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IDC sees the Smartwatch eventually dominating the Wearables Market due to an Explosion of new Form Factors & Niches

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A new IDC report notes that the overall wearables market is expected to return to strong growth after a brief slowdown in 2016 that resulted from delayed launches of major platforms and notable vendors struggling to maintain pace.


IDC notes that "Looking ahead, new vendors, emerging form factors, and an expanded number of retail outlets will drive worldwide wearable device shipments from 102.4 million in 2016 to 237.5 million in 2021, a five-year compound annual growth rate of 18.3%."


For sure Apple's big push with Apple Watch for the holidays put the smartwatch category over the top to take a surprisingly slight lead over fitness bands as noted in IDC's chart below.


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IDC's senior research analyst Jitesh Ubrani noted in the report that "With the shift towards watches and clothing, the need of a fashionable design will take center stage."


Ubrani added that "Tech companies will be forced to step up their game and offer a wider selection of sizes, materials, and designs in order to appeal to a broader audience. We also expect more tech vendors to partner with fashion brands for their creativity, and equally important, their distribution network. In doing so, wearables will be made available to a previously unaware auidence – one that frequents fashion outlets over tech outlets."


Back in June 2015 Patently Apple posted a report titled "The New York Times Fashion Director Dumps her Apple Watch." We noted in that report that Vanessa Friedman, the fashion director of The New York Times, had dumped her Apple Watch after 30 days of trying it. Friedman said at the time that no matter how attractive the Apple Watch was in the context of other smartwatches or smart bands, no matter how much of an aesthetic advance its rounded corners and rectangular display, it still looks like a gadget.


Twenty months later and Friedman is still pounding the drum that smartwatches are still wannabe traditional watches. They're still more like wrist gadgets.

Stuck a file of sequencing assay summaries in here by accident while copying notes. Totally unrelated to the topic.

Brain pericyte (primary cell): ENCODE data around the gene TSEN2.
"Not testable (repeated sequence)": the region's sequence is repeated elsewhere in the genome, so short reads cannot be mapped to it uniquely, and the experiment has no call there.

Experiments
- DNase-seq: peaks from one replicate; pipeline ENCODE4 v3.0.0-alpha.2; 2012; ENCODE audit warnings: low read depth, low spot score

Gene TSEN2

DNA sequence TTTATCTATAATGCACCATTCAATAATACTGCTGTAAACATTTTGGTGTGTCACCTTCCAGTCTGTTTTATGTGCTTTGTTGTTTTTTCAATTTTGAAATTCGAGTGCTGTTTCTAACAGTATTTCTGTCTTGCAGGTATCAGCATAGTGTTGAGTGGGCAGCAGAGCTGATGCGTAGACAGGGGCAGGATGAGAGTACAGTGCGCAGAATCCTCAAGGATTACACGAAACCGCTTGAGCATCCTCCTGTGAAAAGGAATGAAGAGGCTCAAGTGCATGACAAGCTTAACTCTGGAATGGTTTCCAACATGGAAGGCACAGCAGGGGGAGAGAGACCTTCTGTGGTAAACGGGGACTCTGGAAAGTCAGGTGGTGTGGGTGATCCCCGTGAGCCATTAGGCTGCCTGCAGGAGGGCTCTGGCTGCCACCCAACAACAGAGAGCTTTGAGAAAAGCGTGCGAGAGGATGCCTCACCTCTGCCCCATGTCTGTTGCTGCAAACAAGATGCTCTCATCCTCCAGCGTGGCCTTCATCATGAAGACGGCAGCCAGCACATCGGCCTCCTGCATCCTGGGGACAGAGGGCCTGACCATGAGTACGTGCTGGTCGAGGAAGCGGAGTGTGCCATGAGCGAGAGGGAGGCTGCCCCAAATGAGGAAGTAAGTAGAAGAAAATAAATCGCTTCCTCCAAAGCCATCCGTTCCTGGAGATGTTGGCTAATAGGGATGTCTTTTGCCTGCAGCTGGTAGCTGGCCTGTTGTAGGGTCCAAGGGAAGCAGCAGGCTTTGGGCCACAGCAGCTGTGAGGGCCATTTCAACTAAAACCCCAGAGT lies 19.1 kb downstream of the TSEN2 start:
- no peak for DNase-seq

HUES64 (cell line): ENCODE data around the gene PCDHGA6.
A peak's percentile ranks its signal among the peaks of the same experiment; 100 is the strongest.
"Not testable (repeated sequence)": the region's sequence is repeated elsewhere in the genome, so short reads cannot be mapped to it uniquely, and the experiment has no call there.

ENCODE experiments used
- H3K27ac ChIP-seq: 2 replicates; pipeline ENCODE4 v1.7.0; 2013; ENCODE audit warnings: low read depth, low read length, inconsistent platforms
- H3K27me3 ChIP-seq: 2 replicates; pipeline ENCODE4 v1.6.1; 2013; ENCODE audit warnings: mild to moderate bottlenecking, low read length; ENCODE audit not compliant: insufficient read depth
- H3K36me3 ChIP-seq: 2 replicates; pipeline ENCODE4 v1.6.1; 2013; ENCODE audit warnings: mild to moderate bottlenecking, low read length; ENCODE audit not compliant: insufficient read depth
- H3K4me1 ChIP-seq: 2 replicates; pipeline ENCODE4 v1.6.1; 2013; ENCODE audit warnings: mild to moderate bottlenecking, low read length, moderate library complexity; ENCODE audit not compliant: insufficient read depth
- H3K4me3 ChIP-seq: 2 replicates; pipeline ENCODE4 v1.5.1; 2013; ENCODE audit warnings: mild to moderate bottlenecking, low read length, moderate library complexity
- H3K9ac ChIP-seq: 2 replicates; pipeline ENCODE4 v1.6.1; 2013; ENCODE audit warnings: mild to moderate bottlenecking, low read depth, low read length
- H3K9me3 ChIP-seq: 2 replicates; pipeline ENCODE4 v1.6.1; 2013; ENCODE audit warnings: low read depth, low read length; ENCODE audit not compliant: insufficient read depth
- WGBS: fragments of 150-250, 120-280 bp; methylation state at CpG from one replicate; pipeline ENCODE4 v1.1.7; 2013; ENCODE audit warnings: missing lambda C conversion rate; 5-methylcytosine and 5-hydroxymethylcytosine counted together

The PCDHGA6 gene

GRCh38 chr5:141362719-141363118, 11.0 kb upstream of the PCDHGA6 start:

While Apple Watch series 2 was the number one smartwatch for 2016, the volume is still anemic for this point in time in the market. Apple is thinking of adding smartbands (one and two) that will add more functionality and perhaps thin the watch down to be less gadgety. A 3D user interface could jazz things up too.


Apple and Jony Ive have always been obsessed with making devices thinner from the MacBook Air, to the iPad Air, to the new MacBook and iMacs. So at some point in time, their focus will turn to the thin Apple Watch. Yet will thinness alone make it less gadget like?


In addition, as flexible OLED displays become available in quantity over the next two or three years, Apple and other industry players will have the opportunity to introduce additional form factor options as IDC has suggested. One theme dreamed up by both Apple and Samsung relates to a future design with a wraparound display as noted below.



This kind of design could be made to look very professional with the right materials. It would also likely blur the line and double as a smartphone to make it really practical to carry a single mobile device.


That's one direction smartwatches could take, but that wouldn't necessarily address the fashion critics like Vanessa Friedman. Thouigh Samsung's last smartwatch moved towards the standard look of an analog watch. Samsung is now trying to blur the line by introducing a hybrid analog-digital watch design with their Gear 3 classic.


Whether this will be the year that the Apple Watch takes a design leap forward is unknown but smartwatches have a lot of work to do in order to win over the masses who aren't impressed to date.


In addition to the growth opportunity for these products, it is important to note the diversity of options within each category.


IDC's wearables research manager Ramon T. Llamas noted for the report that "Watches struggled as mass market devices due to limited and unclear value proposition to a broad base of potential users. Most potential customers saw watches performing multiple functions, but none of them worked exceptionally well to accomplish a myriad of tasks. Going forward, we instead expect watches to hyper-segment into specific niches, including connected kids' watches, athletic watches, luxury and fashion watches, and lifestyle watches that better address different segment needs, whether they be communication, health and fitness, or as smart luxury and fashion timepieces."


IDC also reports that "Earworn devices are also poised for growth as new startups bring their innovative technology to the table and traditional headphone companies incorporate additional capabilities beyond audio. Though growth is expected, volumes will remain somewhat modest as the primary features of health and fitness tracking "hearables" overlap with the more popular wrist worn devices.


The same approach can be applied to emerging products. Llamas added, "Clothing, for example, can be designed to track athletic performance or to track vital information and communicate with workers – like first responders heading into dangerous situations.


Similarly, companies are augmenting earwear with fitness tracking and smart coaching, while others are focusing on enhancing audio or providing real-time language translation. In both cases, the wearable is not taking a one-size fits all approach, and instead concentrates on specific solutions for specific use cases."


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